When the #AgeChallenge started to go viral on social media, I'll admit it amused me at first. Seeing friends and family members use the FaceApp application to manipulate their appearance and then sharing the results on Facebook, Instagram and Twitter was extremely entertaining. The age filter appeared to be most popular, although the app offered lots of other filters including aging backwards to look younger, adding facial hair, or glasses.
The majority of my friends and people I follow on social media chose to age themselves to look like they would in their eighties and nineties. Suddenly, my Facebook and Instagram feeds were full of octogenarians with thinning hair, white beards, wrinkled skin and unfamiliar appearances. Most of my friends found the results absolutely hilarious.
For me, as a cancer survivor, the option to see myself as an old lady was a glimpse into a future that I may never have. A year after entering NED (no evidence of disease) after my battle with stage IV non-Hodgkin's lymphoma, my daily life includes constantly fighting the fear of recurrence. I know the statistics and they frighten me to the core; I spend my days fighting the fear that creeps uninvited into my thoughts.
I downloaded the app and applied the age filter to a selfie I took with my daughter. At the press of a button, I suddenly looked forty years older, with deep wrinkles across my face. My jowls were heavier, my eyes appeared glassy with glaucoma, with dark shadows and bags stamped beneath my eyes. With the tips of my fingers, I traced the face of eighty-year-old me and felt hopeful.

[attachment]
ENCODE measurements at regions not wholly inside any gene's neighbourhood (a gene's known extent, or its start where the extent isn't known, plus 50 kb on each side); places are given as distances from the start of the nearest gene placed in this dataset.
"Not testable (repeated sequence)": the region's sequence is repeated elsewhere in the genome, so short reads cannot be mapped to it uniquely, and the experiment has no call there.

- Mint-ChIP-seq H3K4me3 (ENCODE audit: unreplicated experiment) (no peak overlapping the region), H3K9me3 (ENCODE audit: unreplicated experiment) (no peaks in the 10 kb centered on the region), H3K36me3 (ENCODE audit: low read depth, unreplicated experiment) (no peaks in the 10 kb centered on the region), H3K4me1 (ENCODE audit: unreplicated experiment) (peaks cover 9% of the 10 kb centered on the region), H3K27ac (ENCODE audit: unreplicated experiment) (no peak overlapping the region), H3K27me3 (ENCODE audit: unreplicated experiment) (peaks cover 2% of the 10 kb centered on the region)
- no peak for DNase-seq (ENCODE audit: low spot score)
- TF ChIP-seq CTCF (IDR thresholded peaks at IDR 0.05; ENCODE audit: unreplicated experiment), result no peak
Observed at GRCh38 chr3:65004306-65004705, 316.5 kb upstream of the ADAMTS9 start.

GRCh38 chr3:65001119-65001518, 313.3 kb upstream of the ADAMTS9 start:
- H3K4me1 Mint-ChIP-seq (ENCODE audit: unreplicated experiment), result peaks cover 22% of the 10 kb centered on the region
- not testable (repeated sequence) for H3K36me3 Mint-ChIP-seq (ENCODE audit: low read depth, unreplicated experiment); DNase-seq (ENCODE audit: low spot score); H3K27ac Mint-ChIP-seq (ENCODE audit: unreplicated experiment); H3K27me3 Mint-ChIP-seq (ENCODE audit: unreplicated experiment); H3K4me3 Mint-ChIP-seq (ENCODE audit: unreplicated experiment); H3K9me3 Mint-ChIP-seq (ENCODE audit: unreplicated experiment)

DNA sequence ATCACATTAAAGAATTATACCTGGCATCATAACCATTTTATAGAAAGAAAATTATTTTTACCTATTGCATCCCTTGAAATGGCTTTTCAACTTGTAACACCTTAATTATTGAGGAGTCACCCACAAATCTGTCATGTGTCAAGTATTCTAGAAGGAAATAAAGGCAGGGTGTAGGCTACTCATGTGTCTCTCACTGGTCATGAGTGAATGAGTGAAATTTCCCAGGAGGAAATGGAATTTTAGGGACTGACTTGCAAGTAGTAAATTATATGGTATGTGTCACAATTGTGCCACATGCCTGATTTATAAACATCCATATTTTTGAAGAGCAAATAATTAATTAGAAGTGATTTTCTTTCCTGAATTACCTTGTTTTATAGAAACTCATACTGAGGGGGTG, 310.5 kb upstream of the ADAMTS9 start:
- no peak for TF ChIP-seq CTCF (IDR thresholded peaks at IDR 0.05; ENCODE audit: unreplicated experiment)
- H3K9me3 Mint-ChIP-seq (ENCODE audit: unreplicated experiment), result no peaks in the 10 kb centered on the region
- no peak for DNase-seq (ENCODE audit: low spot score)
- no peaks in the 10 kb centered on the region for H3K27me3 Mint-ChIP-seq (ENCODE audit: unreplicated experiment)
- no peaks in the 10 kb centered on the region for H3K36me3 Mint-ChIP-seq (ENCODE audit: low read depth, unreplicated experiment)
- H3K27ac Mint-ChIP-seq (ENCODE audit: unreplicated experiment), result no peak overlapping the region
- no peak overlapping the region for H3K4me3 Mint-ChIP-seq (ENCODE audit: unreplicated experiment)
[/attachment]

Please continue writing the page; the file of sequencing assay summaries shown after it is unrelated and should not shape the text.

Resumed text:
Will I make it to old age? Will this face greet me in the mirror one day? I no longer take growing old for granted, it's a privilege and not a promise. I realize how fortunate people are to make it to their golden years, especially if they're blessed to get there without health challenges.
I saved this new, old me to my photo library and then shared it with my husband. I made it a favorite so that it wouldn't get lost, and I emailed it to my eldest daughter to keep in her inbox. I sent the photo to my mother; whose response was a comical "time to start using a lot more moisturizer." Throughout the day, I kept looking at the picture and slowly I fell in love with future, old me.
I didn't see a face that needed Botox or plastic surgery, I just saw the beauty in old age. I felt hopeful that one day that face would kiss the top of the head of a new grandchild, would watch another sunset, would smile at a family celebration.
While no one is guaranteed to live to a ripe old age, cancer survivors know all too well that our odds are not the same. To see ourselves reach a milestone in life that we might never experience in real time was a gift that we can now share with future generations.